After the Siege

I listened to the podcast of "After The Siege," a novella by Cory Doctorow, the other week (I've been driving cross country and walking a lot, I'm going through a lot of audio.) It was really cool and I thought it would be good to post a few notes. (For those of you who want to skip right to the podcast, here's the link, but I'd get the files straight from cory's podcast).

The reading was done by Mary Robinette Kowal, and it was amazing. I very much enjoyed the story, but it was a bit rough for me, at least politically. The story science-fictionalizes stories from the author's grandmother's experiences during the Siege of Leningrad during World War II, to tell a story about contemporary American Imperialism. Politically, something about this comparison, seems a bit fraught; both in its scope, and in the way it understands American Imperialism.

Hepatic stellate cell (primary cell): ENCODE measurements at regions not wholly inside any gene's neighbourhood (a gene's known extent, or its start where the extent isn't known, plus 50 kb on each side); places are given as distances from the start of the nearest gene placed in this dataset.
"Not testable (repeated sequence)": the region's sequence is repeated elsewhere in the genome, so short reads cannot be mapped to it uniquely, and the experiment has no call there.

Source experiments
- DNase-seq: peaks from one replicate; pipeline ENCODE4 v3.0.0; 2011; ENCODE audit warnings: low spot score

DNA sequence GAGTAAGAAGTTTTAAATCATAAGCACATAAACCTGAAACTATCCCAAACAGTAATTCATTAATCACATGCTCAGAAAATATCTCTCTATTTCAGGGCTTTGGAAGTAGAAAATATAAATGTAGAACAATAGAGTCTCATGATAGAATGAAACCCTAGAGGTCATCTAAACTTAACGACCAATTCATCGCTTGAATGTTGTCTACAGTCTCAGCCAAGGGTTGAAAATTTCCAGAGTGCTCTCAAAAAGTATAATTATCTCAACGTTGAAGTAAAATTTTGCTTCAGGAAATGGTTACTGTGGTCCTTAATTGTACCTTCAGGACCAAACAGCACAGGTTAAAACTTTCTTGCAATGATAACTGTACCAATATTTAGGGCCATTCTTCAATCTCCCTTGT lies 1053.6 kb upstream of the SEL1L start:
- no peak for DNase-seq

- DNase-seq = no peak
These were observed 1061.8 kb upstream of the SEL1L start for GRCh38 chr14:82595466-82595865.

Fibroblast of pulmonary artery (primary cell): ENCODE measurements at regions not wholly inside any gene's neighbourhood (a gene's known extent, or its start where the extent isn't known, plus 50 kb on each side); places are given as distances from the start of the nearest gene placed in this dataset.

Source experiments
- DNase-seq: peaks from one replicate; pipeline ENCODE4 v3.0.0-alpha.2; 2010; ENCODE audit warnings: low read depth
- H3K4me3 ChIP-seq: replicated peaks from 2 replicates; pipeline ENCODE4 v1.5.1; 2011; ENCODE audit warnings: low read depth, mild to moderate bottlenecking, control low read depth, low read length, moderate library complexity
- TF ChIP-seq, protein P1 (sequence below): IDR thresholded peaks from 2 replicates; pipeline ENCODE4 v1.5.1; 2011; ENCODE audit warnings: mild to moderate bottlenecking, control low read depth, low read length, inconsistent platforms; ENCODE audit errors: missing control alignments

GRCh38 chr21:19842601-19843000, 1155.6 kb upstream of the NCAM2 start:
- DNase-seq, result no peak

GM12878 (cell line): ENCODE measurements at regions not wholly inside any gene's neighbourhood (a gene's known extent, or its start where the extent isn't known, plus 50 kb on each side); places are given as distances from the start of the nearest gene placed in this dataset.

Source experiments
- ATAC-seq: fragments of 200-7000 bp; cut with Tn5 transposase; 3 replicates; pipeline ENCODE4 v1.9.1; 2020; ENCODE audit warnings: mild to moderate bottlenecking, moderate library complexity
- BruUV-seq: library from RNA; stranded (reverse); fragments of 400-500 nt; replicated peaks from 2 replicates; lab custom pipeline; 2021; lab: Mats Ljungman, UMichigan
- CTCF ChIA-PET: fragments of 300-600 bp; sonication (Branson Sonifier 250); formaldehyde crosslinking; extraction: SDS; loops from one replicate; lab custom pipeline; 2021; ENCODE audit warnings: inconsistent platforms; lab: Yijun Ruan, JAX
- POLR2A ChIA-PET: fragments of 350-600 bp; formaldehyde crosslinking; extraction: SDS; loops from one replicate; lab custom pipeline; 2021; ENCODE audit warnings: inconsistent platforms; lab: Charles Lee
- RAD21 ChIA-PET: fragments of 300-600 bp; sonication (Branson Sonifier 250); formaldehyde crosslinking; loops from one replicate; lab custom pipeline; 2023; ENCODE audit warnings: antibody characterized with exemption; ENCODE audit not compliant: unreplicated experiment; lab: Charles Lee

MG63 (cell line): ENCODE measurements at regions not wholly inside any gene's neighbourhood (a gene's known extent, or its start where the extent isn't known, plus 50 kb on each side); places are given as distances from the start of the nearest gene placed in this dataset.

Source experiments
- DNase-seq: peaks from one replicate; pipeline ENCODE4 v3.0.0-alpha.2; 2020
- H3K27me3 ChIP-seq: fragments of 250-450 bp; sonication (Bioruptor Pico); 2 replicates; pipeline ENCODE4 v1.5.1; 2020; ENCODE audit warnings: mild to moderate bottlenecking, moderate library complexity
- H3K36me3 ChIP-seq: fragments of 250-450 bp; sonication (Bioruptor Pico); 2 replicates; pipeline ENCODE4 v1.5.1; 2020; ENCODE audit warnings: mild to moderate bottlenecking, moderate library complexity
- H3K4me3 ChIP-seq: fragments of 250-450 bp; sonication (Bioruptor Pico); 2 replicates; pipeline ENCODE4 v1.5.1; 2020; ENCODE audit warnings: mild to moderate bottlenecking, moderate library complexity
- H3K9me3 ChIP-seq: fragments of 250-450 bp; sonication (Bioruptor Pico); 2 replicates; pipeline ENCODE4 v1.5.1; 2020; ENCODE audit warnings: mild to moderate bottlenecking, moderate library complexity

I think it's probably a sign that my politics come very close to intersecting with Cory's that I get so riled up in response to some of his fiction. When there's no chance that I'm going to agree with someone, the fact that I don't agree doesn't worry me. When I'm pretty close, it's a more troubling concern. The story is, however, quite good, so go listen.

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